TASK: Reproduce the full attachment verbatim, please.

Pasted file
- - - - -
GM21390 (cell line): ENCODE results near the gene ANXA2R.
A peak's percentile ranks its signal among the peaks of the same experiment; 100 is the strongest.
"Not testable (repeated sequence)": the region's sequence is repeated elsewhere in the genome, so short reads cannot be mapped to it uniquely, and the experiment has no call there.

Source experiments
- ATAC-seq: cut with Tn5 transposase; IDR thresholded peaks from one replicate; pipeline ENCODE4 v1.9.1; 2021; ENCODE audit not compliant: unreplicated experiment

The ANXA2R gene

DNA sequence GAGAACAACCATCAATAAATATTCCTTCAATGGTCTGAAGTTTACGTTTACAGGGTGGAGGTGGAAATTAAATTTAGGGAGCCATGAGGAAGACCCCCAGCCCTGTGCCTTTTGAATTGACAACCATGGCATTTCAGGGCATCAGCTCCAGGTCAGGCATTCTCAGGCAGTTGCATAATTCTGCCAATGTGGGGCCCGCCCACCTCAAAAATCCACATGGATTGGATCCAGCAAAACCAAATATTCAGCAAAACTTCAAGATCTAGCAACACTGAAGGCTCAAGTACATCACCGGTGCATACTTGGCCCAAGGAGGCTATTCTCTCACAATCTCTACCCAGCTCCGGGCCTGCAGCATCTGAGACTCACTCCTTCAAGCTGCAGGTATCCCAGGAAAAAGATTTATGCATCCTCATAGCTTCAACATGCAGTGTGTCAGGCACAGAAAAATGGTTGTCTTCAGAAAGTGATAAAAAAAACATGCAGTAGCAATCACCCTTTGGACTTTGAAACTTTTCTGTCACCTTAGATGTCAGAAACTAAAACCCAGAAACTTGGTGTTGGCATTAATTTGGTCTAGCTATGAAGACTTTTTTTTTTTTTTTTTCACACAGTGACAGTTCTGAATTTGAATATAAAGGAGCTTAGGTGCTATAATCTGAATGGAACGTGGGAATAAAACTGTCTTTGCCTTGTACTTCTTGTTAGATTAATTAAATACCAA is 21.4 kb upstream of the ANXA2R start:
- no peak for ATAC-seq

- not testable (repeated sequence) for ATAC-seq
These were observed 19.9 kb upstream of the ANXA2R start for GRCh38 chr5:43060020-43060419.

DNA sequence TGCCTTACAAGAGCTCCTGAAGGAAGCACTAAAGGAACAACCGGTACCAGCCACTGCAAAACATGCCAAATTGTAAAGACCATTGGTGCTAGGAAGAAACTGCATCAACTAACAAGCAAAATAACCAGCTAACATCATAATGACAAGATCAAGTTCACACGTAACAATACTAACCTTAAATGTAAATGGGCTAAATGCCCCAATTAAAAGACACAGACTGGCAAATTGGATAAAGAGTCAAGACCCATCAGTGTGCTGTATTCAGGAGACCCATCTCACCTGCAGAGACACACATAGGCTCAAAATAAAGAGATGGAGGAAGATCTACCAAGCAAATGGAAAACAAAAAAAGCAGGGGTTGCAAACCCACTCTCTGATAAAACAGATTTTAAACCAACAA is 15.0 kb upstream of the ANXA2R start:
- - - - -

GM21390 (cell line): ENCODE results near the gene ANXA2R.
A peak's percentile ranks its signal among the peaks of the same experiment; 100 is the strongest.
"Not testable (repeated sequence)": the region's sequence is repeated elsewhere in the genome, so short reads cannot be mapped to it uniquely, and the experiment has no call there.

Source experiments
- ATAC-seq: cut with Tn5 transposase; IDR thresholded peaks from one replicate; pipeline ENCODE4 v1.9.1; 2021; ENCODE audit not compliant: unreplicated experiment

The ANXA2R gene

DNA sequence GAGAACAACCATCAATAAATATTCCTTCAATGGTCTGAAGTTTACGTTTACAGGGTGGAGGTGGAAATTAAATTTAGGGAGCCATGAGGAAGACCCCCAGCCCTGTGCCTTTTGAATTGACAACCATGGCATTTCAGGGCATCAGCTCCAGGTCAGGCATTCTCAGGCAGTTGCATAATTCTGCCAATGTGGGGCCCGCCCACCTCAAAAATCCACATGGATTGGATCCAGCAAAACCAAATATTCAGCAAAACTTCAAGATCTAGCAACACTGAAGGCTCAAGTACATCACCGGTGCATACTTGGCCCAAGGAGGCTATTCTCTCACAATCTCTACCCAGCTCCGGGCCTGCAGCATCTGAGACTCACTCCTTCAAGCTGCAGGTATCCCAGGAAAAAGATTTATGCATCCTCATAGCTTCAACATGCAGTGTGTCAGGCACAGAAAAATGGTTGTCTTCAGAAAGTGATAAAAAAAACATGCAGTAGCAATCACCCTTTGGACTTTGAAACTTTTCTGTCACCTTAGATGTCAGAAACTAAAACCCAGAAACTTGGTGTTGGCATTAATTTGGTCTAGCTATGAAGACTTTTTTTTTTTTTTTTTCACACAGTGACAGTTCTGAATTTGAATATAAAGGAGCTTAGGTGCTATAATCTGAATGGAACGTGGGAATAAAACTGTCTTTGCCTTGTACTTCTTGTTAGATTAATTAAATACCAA is 21.4 kb upstream of the ANXA2R start:
- no peak for ATAC-seq

- not testable (repeated sequence) for ATAC-seq
These were observed 19.9 kb upstream of the ANXA2R start for GRCh38 chr5:43060020-43060419.

DNA sequence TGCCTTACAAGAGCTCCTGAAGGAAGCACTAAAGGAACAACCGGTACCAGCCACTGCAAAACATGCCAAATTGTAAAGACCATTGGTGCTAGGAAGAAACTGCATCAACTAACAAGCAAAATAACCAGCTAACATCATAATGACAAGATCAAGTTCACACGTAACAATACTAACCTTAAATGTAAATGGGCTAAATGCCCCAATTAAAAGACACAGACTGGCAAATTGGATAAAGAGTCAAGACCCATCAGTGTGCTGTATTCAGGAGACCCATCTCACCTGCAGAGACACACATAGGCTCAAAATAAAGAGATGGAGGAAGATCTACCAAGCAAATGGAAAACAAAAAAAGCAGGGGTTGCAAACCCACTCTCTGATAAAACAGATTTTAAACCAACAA is 15.0 kb upstream of the ANXA2R start: